Attempts at Northern Ireland deal uncovers UK politics’ troubles
Two years after the UK and the European Union agreed on the Northern Ireland protocol, the issue of the UK’s eastern nation is back on the negotiation table. The protocol, negotiated by Boris Johnson’s government, was designed to avoid a hard border between Northern Ireland and the Republic of Ireland, fearing that the opposite would stoke violence. However, this requirement forced the agreement of checks on goods between Great Britain and Northern Ireland, creating a trade border inside the UK and angering many in Northern Ireland. The protocol has managed to maintain trade between the two Ireland’s stable, yet, trade between Northern Ireland and Great Britain has been strongly affected by the enforced checks, angering many unionists in the North.
In response to the many criticisms of the original protocol, Westminster and the European Union have been in negotiations, hoping to reach a deal. According to the latest information from the negotiations, the deal would involve a model separating goods destined for Northern Ireland, from goods heading towards either Great Britain, or the EU’s single market. Goods coming from Great Britain, headed towards the Republic of Ireland and the rest of the EU, would be subject to full checks according to EU regulation, while goods destined for Northern Ireland would only be subject to light checks. The EU’s acceptance of this relies on the relative inexistence of evidence that there are illicit goods entering the EU’s common market.
Nevertheless, there remain significant challenges regarding the technical aspects of trade in the potential deal. The UK’s government has been keen on reducing the amount of documents required to ship a good from Great Britain to Northern Ireland, considered excessive and a burden; however, the EU seems to only be willing to reduce the amount of information required on those documents, not the number of documents themselves. Food and agricultural products have also been a point of tension between the two parties in the negotiation. The EU has heavy requirements in terms of information, documents and bureaucracy regarding this specific type of goods, which has caused issues for Northern Irish businesses. In addition to these concerns, many are worried that this new deal would mean Northern Ireland would lack power to influence the legislation valid within their borders, with many calling this a democratic deficit.
Northern Ireland Political Complications
The Northern Irish political context has further complicated the negotiations. The DUP, a unionist political party in Northern Ireland, has blocked the devolved assembly by refusing to vote for a new speaker. A new election has been ruled out by Westminster until 2024.
The DUP has maintained that any agreement between the EU and the UK, without the consent of the party, would mean the continued boycott of the Northern Irish devolved assembly. Previously, the DUP’s only main demand was the end of the “Irish sea border”, meaning the trade proposal discussed between the EU and UK would fit with the party’s criteria. Yet, the DUP’s current demands now include issues of EU jurisdiction over Northern Ireland, including the jurisdictions of the European Court of Justice and the EU single market in the territory.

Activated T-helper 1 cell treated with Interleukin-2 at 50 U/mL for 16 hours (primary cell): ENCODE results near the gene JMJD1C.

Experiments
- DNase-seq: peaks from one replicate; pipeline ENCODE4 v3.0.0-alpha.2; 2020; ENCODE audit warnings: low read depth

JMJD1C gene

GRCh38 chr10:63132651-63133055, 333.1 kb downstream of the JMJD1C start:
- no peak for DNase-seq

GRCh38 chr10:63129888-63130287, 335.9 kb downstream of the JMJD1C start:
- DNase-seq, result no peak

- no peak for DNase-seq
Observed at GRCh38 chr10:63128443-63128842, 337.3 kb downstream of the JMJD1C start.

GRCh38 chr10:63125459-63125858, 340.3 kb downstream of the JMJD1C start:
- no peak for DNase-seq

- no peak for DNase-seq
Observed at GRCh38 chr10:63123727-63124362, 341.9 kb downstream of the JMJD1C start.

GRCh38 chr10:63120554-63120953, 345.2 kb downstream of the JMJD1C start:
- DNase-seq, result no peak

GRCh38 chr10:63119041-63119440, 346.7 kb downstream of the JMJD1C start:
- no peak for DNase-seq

Many among the DUP have warned that Northern Ireland’s place in the UK is on the table with this negotiation. Sammy Wilson, a DUP MP, warned that a requirement for Northern Ireland to comply with EU regulation would force the two sides of the UK to drift apart.
The DUP lacks the incentive to drop their demands. The Traditionalist Unionist Voice’, a hardline unionist party, has backed the DUP in their actions to block the Northern Irish party, therefore any withdrawal would mean backlash. In the last election, the DUP lost 6.7% of the vote share compared to the previous election, in which the Traditional Unionist Voice increased theirs by 5.1%. The DUP also has very little incentive to enter government with Sinn Fein as leader, the left-wing republican party.
Even with the DUP’s approval of a potential deal, the party has warned that they would not lift their boycott in the immediate aftermath, citing that “implementation is the key”.
Divisions in Westminster
There has been significant disunity among Conservative party members and MPs over the issue. Suella Braverman and Boris Johnson, among others, have hinted or stated their opposition to abandoning the Northern Ireland protocol, with many worried that the government is actively picking the EU over certain parts of the country. Several Conservative MPs have considered DUP support for the deal essential to the process.
The abandonment of the Northern Ireland Protocol Bill is another point of contention. Simon Clarke, a Conservative MP, has warned that abandoning the bill would ditch the possible leverage the UK could gain in negotiations. The bill proposed would allow ministers of the UK government to override certain parts of the Northern Ireland Protocol, a move that raised voices across the channel.
The UK government has no legal obligation to submit a potential deal to an MP vote, however, there has been significant pressure from Conservative MPs for one. Labour leader Keir Starmer has said that the Labour party would support a deal if it came to vote in the House of Commons, allowing the government the possibility not to rely on a select number of Conservative MPs. Nevertheless, several Conservative party members have warned that, if this were to be the case, Prime Minister Sunak would lose control of his own party, potentially throwing the UK into a political crisis.